It's been five years now since Idaho voters approved a ballot measure adopting Medicaid expansion. As we've previously written, the promises of the expansion went out the window a long time ago.
The latest numbers show enrollment is more than double the projection - more than 1 in 4 Idahoans are now enrolled.
There were also at least 83,000 ineligible enrollees reported in January 2021. These enrollees do not meet traditional eligibility standards, but state officials are unable to remove them from the program because of the congressional handcuffs.
There were state-sought waivers to make changes to the program for the betterment of Idaho. Four were requested, and only one has been approved.
All of this - plus the enormous cost - have given many lawmakers and policy watchers heartburn.
In the last legislative session, legislators increased the state’s Medicaid budget. And it’s also now the state’s largest agency budget.
The House Health and Welfare Committee has made a recommendation that Medicaid expansion stay in place, at least for now. The committee said it had "serious concerns" about the program at the present time, including the “unsustainability of the current increased budget request.”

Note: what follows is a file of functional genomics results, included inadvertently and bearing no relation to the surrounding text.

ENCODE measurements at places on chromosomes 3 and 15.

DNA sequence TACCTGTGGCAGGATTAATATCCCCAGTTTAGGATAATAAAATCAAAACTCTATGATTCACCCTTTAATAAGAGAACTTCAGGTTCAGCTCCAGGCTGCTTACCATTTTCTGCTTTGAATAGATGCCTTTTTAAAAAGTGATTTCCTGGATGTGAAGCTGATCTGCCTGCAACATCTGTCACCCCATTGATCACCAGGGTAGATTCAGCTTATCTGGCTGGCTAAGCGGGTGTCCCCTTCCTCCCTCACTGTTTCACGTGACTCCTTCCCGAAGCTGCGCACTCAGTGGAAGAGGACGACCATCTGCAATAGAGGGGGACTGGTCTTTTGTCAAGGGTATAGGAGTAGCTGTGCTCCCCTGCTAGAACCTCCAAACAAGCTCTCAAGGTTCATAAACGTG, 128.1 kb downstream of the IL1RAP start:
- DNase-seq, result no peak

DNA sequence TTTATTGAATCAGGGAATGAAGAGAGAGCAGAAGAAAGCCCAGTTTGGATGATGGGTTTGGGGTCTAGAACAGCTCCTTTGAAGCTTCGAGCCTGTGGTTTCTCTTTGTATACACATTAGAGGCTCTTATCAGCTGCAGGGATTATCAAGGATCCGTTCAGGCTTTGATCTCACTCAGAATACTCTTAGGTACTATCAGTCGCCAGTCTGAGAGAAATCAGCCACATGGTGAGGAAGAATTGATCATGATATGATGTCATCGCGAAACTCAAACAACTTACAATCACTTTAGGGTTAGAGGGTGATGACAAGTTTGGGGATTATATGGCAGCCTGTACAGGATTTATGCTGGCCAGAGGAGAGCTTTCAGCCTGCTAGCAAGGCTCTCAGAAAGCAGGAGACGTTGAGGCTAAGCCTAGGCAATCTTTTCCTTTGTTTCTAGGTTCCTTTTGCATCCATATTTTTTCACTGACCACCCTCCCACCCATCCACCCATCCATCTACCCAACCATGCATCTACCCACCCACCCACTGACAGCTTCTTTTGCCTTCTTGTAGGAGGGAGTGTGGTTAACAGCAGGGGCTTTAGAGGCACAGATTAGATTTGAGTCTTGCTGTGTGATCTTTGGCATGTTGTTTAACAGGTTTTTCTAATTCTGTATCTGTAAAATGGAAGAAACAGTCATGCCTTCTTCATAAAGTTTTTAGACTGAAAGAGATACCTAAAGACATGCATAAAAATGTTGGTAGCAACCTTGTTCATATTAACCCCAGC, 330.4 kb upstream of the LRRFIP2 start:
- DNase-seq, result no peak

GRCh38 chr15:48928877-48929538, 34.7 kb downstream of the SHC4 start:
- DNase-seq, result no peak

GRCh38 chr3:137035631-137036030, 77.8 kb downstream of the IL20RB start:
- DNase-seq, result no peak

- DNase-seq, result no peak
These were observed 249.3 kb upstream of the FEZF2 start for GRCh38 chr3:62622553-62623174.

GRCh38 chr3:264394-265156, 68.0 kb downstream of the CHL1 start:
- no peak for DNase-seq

The committee also sent these six recommendations to the Speaker of the House.
So what should have been done? We laid out some ideas here, courtesy of the Foundation for Government Accountability. One of the recommendations was to remove previously ineligible enrollees. It appears at least that part is being addressed and the timeline to do it is being moved up. And re-evaluating the program again in 2025 is also a good thing.
In addition to concerns about the cost of the program, Medicaid coverage can be extremely limiting. Not only do providers run into billing problems, but reimbursement rates are also extremely low. Many health care providers will only take a limited number of patients. So, while citizens may have coverage, it might not mean much.